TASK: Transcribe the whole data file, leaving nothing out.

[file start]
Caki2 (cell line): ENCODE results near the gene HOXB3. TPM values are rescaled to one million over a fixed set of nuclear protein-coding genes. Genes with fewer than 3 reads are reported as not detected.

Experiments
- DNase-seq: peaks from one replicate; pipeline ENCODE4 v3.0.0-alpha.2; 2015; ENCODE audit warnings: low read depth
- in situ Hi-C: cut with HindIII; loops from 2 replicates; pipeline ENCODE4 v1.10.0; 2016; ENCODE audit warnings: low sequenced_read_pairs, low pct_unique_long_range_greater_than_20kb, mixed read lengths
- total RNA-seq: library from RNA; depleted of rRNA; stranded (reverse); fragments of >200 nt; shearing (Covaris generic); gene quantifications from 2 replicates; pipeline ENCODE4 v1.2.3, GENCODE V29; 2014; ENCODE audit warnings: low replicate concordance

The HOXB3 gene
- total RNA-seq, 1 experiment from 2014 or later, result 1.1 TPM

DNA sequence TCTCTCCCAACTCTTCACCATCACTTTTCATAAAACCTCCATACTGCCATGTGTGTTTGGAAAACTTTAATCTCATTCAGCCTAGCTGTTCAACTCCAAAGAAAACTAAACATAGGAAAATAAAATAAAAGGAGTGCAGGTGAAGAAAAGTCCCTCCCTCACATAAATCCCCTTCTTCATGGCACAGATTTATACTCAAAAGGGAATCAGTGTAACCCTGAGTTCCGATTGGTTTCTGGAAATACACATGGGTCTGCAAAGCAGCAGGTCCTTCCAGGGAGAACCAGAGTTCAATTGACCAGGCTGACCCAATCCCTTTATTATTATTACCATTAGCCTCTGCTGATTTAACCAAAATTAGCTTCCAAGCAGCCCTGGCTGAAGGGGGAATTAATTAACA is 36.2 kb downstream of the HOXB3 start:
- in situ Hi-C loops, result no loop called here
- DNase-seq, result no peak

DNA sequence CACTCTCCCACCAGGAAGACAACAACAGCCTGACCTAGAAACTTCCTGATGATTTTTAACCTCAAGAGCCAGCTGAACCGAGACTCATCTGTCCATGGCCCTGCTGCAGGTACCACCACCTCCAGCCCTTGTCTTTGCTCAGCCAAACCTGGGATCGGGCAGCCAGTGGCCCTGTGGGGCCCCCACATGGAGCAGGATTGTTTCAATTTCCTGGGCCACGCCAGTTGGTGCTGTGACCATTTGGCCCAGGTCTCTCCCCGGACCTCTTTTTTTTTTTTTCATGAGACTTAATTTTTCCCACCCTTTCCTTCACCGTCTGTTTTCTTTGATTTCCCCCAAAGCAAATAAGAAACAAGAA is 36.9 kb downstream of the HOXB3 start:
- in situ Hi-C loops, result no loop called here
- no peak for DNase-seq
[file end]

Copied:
Caki2 (cell line): ENCODE results near the gene HOXB3. TPM values are rescaled to one million over a fixed set of nuclear protein-coding genes. Genes with fewer than 3 reads are reported as not detected.

Experiments
- DNase-seq: peaks from one replicate; pipeline ENCODE4 v3.0.0-alpha.2; 2015; ENCODE audit warnings: low read depth
- in situ Hi-C: cut with HindIII; loops from 2 replicates; pipeline ENCODE4 v1.10.0; 2016; ENCODE audit warnings: low sequenced_read_pairs, low pct_unique_long_range_greater_than_20kb, mixed read lengths
- total RNA-seq: library from RNA; depleted of rRNA; stranded (reverse); fragments of >200 nt; shearing (Covaris generic); gene quantifications from 2 replicates; pipeline ENCODE4 v1.2.3, GENCODE V29; 2014; ENCODE audit warnings: low replicate concordance

The HOXB3 gene
- total RNA-seq, 1 experiment from 2014 or later, result 1.1 TPM

DNA sequence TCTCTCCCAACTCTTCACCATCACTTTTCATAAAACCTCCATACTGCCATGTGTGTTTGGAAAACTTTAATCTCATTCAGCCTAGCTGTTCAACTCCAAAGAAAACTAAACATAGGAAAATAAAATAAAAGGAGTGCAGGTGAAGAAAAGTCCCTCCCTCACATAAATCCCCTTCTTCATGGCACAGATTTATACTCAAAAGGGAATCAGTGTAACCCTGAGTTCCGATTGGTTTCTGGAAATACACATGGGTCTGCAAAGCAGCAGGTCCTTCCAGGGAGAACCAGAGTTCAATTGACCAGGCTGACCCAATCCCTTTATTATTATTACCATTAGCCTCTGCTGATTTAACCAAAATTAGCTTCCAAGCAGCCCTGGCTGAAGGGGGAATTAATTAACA is 36.2 kb downstream of the HOXB3 start:
- in situ Hi-C loops, result no loop called here
- DNase-seq, result no peak

DNA sequence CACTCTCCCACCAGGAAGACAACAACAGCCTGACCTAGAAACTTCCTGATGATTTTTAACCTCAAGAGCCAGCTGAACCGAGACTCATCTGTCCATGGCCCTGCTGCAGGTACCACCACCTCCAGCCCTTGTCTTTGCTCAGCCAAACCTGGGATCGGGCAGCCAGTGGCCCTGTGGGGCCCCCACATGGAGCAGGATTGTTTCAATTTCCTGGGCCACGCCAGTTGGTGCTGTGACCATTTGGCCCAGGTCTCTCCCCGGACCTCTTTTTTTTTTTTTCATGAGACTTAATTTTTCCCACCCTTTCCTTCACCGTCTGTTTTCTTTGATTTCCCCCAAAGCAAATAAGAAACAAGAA is 36.9 kb downstream of the HOXB3 start:
- in situ Hi-C loops, result no loop called here
- no peak for DNase-seq